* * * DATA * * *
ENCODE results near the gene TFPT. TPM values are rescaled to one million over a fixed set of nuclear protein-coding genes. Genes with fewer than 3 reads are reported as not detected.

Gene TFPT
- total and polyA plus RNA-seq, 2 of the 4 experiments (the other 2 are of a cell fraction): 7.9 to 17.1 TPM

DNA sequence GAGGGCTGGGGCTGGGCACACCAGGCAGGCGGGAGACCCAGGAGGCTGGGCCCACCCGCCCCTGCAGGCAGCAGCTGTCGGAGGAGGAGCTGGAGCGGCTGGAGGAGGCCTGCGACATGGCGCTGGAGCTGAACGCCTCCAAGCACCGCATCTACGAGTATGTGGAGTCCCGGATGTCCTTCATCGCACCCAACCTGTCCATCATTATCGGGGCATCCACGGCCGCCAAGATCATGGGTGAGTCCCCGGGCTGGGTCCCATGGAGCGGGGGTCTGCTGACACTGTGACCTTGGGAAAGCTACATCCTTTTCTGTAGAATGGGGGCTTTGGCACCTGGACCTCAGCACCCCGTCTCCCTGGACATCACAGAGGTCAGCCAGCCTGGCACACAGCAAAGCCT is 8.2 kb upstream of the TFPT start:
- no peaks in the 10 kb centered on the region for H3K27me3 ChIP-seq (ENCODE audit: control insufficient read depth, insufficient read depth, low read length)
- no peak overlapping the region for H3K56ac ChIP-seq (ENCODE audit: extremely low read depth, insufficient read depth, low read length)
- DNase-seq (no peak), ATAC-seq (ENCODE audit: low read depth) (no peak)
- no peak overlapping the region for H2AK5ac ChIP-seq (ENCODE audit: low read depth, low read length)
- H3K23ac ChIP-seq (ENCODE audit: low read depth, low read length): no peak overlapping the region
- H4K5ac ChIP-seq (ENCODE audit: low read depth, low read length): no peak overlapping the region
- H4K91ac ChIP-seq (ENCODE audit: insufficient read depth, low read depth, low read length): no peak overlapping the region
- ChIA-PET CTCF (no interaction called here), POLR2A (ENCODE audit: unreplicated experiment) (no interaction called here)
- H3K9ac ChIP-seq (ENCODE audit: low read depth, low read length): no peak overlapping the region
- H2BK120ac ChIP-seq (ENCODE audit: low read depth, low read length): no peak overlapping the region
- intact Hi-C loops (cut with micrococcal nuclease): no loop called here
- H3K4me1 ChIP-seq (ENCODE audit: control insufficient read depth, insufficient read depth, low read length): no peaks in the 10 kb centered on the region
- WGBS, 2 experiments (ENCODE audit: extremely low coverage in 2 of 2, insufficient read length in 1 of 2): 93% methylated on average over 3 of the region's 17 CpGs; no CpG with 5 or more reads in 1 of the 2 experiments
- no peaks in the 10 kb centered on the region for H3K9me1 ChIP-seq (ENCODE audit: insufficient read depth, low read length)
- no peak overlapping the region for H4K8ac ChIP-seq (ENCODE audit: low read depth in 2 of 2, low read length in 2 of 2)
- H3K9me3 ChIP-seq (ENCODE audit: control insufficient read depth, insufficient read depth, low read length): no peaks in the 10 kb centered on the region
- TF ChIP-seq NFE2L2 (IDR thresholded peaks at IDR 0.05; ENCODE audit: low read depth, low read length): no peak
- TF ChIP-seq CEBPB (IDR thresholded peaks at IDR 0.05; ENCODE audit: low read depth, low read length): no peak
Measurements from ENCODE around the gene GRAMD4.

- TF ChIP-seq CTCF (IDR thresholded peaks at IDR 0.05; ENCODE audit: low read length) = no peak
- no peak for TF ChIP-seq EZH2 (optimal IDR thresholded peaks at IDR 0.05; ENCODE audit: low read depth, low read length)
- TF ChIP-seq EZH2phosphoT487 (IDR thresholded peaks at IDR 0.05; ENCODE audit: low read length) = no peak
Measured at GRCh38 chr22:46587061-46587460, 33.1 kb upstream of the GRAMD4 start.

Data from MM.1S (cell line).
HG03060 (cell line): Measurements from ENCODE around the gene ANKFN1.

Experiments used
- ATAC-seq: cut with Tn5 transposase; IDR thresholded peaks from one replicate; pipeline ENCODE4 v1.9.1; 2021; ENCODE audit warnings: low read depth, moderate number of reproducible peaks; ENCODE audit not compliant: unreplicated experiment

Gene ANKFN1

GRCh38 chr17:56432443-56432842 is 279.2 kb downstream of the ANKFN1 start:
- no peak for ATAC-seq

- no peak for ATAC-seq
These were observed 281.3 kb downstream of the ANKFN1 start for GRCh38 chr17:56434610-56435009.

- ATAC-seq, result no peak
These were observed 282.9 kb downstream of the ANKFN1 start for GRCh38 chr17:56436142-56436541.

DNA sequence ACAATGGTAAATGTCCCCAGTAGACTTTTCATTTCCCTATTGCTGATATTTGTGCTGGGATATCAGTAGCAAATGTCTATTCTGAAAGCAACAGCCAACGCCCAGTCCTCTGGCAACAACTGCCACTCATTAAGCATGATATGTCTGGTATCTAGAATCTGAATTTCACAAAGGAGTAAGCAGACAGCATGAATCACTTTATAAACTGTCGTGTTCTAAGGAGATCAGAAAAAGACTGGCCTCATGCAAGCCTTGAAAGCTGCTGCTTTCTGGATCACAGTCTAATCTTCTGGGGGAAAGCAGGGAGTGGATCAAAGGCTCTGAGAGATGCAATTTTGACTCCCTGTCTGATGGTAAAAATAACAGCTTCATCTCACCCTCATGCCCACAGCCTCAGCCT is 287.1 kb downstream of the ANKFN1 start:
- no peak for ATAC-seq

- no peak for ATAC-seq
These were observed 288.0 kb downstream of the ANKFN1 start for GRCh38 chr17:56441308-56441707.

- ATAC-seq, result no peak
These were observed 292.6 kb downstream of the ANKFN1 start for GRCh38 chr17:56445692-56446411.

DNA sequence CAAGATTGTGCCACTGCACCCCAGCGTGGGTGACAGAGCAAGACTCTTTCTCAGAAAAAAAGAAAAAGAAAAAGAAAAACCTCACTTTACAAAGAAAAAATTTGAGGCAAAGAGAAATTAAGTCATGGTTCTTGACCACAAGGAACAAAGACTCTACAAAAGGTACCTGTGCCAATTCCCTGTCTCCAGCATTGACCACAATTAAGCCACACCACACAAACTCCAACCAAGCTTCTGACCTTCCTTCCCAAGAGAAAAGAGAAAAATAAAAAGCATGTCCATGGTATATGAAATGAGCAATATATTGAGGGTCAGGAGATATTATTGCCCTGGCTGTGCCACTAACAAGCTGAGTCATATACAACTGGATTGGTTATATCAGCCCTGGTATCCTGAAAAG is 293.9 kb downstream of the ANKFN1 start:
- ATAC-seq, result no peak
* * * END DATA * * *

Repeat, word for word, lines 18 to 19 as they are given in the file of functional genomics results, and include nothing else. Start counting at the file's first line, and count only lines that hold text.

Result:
- no peaks in the 10 kb centered on the region for H3K9me1 ChIP-seq (ENCODE audit: insufficient read depth, low read length)
- no peak overlapping the region for H4K8ac ChIP-seq (ENCODE audit: low read depth in 2 of 2, low read length in 2 of 2)